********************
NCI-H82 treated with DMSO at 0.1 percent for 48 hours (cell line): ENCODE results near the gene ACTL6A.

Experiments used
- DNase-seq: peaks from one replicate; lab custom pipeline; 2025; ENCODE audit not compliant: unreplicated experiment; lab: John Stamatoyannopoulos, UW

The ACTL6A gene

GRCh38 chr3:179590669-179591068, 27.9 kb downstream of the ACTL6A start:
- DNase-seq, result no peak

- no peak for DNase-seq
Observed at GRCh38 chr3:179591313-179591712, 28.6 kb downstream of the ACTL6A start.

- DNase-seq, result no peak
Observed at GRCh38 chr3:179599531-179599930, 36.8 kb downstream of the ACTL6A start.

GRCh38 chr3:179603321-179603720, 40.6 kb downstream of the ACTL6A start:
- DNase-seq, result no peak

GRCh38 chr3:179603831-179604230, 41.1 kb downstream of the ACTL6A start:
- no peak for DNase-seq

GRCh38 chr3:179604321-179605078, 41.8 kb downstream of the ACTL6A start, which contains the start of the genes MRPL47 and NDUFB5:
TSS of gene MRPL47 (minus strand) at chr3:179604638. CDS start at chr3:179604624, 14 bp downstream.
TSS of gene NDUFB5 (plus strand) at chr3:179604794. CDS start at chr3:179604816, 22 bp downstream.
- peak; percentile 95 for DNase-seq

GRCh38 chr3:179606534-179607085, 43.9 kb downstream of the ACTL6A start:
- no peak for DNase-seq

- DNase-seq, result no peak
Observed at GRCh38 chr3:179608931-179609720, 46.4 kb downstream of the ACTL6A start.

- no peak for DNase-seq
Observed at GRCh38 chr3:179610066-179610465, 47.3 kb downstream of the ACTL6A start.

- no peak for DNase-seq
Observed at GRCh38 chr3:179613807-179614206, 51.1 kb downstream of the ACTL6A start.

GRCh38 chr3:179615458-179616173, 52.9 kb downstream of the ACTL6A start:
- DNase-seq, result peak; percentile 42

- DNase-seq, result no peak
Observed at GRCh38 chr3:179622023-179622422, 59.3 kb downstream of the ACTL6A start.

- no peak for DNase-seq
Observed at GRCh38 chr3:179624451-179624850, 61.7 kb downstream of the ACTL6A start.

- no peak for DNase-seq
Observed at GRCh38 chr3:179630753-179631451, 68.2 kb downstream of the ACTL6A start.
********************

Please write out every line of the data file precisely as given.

NCI-H82 treated with DMSO at 0.1 percent for 48 hours (cell line): ENCODE results near the gene ACTL6A.

Experiments used
- DNase-seq: peaks from one replicate; lab custom pipeline; 2025; ENCODE audit not compliant: unreplicated experiment; lab: John Stamatoyannopoulos, UW

The ACTL6A gene

GRCh38 chr3:179590669-179591068, 27.9 kb downstream of the ACTL6A start:
- DNase-seq, result no peak

- no peak for DNase-seq
Observed at GRCh38 chr3:179591313-179591712, 28.6 kb downstream of the ACTL6A start.

- DNase-seq, result no peak
Observed at GRCh38 chr3:179599531-179599930, 36.8 kb downstream of the ACTL6A start.

GRCh38 chr3:179603321-179603720, 40.6 kb downstream of the ACTL6A start:
- DNase-seq, result no peak

GRCh38 chr3:179603831-179604230, 41.1 kb downstream of the ACTL6A start:
- no peak for DNase-seq

GRCh38 chr3:179604321-179605078, 41.8 kb downstream of the ACTL6A start, which contains the start of the genes MRPL47 and NDUFB5:
TSS of gene MRPL47 (minus strand) at chr3:179604638. CDS start at chr3:179604624, 14 bp downstream.
TSS of gene NDUFB5 (plus strand) at chr3:179604794. CDS start at chr3:179604816, 22 bp downstream.
- peak; percentile 95 for DNase-seq

GRCh38 chr3:179606534-179607085, 43.9 kb downstream of the ACTL6A start:
- no peak for DNase-seq

- DNase-seq, result no peak
Observed at GRCh38 chr3:179608931-179609720, 46.4 kb downstream of the ACTL6A start.

- no peak for DNase-seq
Observed at GRCh38 chr3:179610066-179610465, 47.3 kb downstream of the ACTL6A start.

- no peak for DNase-seq
Observed at GRCh38 chr3:179613807-179614206, 51.1 kb downstream of the ACTL6A start.

GRCh38 chr3:179615458-179616173, 52.9 kb downstream of the ACTL6A start:
- DNase-seq, result peak; percentile 42

- DNase-seq, result no peak
Observed at GRCh38 chr3:179622023-179622422, 59.3 kb downstream of the ACTL6A start.

- no peak for DNase-seq
Observed at GRCh38 chr3:179624451-179624850, 61.7 kb downstream of the ACTL6A start.

- no peak for DNase-seq
Observed at GRCh38 chr3:179630753-179631451, 68.2 kb downstream of the ACTL6A start.